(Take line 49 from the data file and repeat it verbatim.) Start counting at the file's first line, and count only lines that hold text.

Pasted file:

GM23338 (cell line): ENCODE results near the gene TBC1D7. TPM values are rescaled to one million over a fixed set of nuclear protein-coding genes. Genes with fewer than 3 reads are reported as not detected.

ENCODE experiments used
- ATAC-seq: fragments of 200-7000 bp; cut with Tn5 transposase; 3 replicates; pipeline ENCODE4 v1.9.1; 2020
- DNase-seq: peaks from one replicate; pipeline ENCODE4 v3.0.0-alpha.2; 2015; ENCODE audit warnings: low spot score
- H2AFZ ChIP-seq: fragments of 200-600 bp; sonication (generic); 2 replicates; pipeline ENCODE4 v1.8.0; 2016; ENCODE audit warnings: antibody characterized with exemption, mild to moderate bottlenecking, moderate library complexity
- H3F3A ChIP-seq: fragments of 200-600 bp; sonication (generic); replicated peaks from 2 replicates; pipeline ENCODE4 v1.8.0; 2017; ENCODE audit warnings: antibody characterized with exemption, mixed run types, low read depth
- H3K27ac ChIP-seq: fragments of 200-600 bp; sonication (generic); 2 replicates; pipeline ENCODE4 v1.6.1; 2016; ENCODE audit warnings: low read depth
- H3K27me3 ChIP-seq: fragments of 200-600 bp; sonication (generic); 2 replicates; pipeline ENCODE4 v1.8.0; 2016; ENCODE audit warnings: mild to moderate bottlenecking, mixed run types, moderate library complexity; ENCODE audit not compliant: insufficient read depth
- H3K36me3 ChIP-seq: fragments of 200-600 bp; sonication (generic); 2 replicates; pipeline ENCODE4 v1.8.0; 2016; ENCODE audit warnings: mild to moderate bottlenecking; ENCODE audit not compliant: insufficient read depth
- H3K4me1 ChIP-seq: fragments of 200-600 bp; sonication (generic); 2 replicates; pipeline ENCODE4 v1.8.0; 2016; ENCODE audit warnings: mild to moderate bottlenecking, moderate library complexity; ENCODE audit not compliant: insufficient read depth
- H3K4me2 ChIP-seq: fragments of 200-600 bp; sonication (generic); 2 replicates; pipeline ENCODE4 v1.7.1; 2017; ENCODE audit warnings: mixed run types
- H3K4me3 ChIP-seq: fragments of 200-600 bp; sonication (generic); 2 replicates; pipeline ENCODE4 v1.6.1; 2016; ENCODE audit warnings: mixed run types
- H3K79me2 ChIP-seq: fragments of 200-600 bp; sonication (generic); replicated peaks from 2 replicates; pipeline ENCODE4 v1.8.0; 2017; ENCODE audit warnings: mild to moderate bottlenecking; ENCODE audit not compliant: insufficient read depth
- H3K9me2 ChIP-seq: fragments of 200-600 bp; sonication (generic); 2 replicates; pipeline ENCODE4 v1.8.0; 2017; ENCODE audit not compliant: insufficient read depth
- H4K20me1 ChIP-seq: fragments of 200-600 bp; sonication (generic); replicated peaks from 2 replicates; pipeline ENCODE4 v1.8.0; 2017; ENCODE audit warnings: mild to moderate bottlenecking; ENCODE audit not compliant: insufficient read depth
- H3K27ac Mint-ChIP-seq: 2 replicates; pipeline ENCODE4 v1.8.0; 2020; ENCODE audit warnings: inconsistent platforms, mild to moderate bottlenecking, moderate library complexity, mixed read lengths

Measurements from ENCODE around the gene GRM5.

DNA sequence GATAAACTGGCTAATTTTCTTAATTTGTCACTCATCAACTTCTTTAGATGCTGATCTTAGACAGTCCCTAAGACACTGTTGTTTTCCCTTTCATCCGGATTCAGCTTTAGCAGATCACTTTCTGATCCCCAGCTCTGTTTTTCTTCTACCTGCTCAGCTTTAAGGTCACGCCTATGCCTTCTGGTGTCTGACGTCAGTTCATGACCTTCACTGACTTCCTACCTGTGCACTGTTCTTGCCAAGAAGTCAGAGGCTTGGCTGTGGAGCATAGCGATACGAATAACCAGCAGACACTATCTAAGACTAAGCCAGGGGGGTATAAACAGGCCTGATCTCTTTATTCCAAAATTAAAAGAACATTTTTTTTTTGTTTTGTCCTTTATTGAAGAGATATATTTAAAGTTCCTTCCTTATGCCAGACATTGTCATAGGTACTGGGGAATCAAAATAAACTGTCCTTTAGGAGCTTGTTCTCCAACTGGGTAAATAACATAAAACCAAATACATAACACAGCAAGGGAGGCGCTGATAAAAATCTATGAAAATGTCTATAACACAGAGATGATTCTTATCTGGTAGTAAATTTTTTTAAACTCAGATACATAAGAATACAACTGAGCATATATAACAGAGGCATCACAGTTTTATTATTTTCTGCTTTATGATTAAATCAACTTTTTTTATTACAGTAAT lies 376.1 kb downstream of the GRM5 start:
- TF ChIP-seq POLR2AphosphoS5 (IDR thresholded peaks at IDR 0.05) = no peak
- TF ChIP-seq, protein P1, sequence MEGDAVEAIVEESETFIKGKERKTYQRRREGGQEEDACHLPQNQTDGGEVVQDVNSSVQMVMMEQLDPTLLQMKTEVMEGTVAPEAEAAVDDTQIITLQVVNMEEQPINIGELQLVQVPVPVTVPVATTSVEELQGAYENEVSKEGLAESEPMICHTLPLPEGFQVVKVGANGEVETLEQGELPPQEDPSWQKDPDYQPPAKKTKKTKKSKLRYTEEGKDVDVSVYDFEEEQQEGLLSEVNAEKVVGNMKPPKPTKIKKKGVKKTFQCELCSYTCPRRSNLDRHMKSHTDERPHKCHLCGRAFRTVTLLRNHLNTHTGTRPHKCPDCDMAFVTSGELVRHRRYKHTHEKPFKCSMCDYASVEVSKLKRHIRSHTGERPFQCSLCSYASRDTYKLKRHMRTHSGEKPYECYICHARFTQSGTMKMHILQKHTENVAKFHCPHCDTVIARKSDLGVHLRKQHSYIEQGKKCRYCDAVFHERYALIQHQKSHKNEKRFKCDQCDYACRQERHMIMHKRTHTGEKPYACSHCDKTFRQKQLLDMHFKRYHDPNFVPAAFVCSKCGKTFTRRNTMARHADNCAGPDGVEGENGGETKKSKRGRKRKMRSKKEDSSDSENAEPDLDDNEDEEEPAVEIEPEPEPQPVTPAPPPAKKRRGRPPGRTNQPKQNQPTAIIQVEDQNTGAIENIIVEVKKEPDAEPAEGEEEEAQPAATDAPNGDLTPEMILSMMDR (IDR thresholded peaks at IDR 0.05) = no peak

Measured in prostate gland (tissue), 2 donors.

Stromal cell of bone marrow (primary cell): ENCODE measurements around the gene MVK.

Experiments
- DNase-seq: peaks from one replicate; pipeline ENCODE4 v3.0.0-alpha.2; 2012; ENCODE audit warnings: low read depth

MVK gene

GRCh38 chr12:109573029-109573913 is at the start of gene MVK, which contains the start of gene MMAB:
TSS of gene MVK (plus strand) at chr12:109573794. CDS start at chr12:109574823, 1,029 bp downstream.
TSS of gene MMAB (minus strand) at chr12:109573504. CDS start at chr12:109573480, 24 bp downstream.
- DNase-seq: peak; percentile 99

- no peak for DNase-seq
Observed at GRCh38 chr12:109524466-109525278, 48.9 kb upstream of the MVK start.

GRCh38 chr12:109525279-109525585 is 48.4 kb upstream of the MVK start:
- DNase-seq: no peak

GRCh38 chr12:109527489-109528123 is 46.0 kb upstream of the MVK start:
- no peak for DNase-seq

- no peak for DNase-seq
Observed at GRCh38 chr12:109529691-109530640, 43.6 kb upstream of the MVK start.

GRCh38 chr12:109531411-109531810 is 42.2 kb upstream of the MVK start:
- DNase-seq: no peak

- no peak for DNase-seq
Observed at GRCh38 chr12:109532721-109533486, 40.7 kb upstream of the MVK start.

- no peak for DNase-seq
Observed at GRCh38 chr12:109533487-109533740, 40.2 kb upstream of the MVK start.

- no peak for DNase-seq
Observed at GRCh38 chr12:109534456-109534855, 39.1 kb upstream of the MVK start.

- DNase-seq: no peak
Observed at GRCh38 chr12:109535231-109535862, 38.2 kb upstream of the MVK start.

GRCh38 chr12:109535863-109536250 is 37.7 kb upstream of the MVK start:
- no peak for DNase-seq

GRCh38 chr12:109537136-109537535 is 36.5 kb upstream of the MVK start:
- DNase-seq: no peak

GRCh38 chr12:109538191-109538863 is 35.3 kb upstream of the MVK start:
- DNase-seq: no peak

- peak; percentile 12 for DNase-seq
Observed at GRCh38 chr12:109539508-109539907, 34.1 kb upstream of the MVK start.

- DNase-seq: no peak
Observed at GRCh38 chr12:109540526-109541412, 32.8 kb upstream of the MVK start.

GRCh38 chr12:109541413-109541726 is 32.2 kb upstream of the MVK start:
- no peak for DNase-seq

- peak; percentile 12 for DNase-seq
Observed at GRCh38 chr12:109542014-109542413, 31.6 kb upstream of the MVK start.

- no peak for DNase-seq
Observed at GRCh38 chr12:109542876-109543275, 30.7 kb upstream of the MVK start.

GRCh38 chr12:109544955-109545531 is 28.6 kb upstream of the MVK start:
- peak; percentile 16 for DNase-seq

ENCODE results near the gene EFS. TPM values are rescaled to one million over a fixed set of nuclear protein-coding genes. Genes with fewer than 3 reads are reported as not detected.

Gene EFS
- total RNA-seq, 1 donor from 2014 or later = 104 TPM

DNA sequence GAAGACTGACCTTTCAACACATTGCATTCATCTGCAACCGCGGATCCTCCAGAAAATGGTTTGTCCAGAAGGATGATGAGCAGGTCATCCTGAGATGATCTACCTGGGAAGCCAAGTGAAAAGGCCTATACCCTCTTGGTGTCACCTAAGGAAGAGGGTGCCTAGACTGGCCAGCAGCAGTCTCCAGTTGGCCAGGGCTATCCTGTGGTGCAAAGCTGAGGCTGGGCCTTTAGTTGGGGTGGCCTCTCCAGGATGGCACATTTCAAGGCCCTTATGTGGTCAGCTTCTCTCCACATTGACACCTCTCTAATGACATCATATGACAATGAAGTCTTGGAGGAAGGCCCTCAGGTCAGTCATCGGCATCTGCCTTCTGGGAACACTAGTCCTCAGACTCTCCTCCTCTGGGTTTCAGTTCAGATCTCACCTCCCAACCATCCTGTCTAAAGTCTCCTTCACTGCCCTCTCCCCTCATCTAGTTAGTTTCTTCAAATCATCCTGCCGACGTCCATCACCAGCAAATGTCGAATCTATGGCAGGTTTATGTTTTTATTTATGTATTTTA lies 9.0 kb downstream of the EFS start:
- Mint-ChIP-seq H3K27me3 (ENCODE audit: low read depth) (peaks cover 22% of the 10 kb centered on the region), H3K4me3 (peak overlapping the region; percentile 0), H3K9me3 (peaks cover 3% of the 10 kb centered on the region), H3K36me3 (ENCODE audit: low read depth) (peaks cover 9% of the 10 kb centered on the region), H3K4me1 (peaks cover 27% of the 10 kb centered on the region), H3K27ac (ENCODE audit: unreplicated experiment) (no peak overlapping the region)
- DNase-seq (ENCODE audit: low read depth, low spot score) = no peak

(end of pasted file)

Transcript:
- no peak for DNase-seq